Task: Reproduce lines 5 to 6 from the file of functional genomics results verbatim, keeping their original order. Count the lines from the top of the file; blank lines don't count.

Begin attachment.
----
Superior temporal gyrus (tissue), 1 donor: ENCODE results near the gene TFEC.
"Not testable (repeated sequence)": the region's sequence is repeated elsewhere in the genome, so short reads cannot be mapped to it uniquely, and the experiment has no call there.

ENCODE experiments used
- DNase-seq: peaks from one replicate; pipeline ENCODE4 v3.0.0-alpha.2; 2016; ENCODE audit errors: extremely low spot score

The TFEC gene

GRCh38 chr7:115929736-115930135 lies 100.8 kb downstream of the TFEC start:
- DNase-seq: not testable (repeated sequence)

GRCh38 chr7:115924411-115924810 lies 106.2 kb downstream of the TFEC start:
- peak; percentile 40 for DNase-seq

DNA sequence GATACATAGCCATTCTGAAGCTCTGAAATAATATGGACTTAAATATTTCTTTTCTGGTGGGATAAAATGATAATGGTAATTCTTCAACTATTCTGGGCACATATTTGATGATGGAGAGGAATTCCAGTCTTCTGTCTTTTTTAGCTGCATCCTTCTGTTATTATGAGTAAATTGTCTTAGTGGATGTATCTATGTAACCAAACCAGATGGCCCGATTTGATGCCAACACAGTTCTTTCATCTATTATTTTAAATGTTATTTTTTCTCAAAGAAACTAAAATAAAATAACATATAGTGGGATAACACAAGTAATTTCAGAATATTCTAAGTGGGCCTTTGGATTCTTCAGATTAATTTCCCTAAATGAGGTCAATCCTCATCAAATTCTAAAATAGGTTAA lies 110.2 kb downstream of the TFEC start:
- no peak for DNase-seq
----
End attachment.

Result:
The TFEC gene

GRCh38 chr7:115929736-115930135 lies 100.8 kb downstream of the TFEC start: